The news of death or witnessing death elicits a natural response. There is emotional suffering attached to knowing your closest person is no more. Often the pain is excruciating, indescribable, complex, and unexpected. Usually, it’s a rollercoaster of emotions from anger or shock to guilt, profound sadness, and disbelief. The pain of grief can impact overall body health, sleeping, eating, and thought processes.
The process of grief
The grief over the death of a beloved changes your perspective of life and your worldview, Things are never the same. It takes time, commitment, and strength to look into the future. The process could entail;
Denial: “ Why me, it shouldn’t be me.”
Anger: “ Why should this happen? Whom do I blame.”
Bargaining: “ If you take this away, I will…
Depression: “ I feel numb and sad about anything.”
Acceptance: “ I have come to terms with what happened.”
There are several myths associated with grief here in Kenya. Some of these are:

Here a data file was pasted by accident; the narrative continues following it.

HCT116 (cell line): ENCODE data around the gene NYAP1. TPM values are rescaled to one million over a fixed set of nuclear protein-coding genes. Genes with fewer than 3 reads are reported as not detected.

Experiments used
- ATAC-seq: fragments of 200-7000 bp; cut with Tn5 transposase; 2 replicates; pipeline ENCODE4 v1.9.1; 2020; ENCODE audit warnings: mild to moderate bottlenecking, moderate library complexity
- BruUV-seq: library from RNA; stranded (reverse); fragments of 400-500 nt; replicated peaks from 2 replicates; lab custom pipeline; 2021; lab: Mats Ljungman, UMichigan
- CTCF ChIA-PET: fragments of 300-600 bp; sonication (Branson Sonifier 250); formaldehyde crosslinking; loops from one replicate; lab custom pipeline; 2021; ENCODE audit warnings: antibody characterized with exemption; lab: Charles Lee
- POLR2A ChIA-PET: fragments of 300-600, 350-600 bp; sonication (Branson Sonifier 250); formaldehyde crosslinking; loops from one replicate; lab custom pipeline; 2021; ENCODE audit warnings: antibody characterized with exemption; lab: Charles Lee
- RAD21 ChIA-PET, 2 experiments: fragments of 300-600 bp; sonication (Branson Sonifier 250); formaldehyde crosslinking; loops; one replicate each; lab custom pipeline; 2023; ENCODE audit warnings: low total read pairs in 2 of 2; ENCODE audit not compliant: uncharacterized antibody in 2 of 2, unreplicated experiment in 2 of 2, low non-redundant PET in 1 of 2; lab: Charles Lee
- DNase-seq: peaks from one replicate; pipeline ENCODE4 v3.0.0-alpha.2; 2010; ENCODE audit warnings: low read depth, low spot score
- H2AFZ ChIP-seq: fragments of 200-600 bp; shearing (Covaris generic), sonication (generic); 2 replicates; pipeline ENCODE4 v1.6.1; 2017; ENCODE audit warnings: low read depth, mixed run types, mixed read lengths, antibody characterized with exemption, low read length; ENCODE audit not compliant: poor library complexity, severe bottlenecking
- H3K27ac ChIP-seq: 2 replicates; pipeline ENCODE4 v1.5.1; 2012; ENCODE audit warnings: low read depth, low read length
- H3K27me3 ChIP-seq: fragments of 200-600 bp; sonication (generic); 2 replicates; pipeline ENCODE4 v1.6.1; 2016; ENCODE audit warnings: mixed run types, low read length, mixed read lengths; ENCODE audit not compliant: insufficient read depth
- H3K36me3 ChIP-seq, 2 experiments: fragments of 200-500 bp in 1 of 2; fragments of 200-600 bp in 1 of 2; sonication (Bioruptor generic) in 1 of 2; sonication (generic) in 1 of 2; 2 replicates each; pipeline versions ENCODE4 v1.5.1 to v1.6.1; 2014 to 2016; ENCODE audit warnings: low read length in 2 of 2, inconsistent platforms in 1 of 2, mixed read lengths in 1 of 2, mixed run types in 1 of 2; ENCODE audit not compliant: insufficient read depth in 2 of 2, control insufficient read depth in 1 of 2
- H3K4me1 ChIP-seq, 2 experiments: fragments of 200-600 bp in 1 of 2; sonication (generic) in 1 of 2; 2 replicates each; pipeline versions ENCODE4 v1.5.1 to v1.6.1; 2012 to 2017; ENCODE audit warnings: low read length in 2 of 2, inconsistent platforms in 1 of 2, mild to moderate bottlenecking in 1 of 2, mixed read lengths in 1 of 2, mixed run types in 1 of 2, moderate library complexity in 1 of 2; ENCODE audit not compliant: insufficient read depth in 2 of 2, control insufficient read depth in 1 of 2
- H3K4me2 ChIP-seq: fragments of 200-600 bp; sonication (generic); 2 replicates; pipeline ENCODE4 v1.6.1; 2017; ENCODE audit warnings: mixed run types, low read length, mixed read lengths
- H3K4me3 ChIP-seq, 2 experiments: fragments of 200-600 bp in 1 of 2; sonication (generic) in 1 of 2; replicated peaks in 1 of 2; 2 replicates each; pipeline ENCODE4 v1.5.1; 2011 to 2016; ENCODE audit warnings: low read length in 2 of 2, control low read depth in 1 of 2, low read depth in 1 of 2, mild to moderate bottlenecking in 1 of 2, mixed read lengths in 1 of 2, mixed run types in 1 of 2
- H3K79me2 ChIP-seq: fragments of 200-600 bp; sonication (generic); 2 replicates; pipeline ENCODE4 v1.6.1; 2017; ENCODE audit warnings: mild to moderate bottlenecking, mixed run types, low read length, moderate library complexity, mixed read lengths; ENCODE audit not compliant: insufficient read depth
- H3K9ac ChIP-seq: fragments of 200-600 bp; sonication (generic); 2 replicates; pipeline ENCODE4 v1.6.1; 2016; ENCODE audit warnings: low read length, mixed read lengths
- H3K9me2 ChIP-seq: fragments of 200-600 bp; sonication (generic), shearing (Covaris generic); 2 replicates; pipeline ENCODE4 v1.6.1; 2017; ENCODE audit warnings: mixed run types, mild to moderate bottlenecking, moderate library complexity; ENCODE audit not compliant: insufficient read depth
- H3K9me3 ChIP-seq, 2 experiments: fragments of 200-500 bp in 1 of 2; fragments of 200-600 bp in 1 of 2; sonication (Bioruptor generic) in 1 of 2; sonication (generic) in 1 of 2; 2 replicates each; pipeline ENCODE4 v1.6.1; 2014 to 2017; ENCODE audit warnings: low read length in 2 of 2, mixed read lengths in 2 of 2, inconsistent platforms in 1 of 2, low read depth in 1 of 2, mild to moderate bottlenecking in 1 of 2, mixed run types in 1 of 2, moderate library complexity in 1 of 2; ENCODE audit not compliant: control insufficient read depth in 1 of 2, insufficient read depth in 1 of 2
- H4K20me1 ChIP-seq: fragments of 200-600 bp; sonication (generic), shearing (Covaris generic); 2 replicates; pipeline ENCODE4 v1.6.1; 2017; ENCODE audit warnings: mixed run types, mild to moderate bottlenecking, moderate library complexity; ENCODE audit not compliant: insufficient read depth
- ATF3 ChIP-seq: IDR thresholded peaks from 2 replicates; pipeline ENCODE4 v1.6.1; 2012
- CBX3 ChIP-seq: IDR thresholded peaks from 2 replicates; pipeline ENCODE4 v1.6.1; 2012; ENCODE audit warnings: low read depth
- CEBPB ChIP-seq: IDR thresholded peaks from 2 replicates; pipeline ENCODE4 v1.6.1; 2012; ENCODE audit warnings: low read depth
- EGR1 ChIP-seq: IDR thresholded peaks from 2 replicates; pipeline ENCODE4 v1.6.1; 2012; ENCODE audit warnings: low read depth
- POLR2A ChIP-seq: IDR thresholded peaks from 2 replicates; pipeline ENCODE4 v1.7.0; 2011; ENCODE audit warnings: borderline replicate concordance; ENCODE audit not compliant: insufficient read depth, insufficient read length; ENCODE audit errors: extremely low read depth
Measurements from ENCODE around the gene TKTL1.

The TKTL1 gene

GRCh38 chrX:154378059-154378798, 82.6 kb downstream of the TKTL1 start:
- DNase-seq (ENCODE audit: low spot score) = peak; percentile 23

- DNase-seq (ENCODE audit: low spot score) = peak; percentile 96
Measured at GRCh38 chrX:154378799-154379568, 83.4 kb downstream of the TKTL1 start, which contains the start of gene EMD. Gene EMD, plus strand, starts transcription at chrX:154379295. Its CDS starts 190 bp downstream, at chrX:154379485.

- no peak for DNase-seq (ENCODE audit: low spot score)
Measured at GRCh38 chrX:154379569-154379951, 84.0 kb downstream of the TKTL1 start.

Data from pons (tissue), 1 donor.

Myth; The pain will ‘fade away’ when ignored.
Myth; You must express yourself by crying to signify you are sorry for the loss
Myth; By the first death anniversary, it should have faded
Myth: You need to forget the loss to move on
The truth is there will always be triggers for the loss of the beloved, such as birthdays, anniversaries, and other milestones that will trigger emotions. So, prepare in advance to:
- Accept the pain
- Accept the triggers for grief and the unexpected
- Understand the process of grief
- Seek help from support groups and support systems
- Support yourself by taking care of yourself physically
Grief is individualistic, and there is no wrong or proper manner to grief. Other factors come into play when coping with grief. Such of these are faith, life experience, the intensity of the loss. Most of the time, the magnitude of the loss is directly proportional to the intensity of suffering. Certainly, grieving time depends on an individual, and it happens gradually- there is no time frame.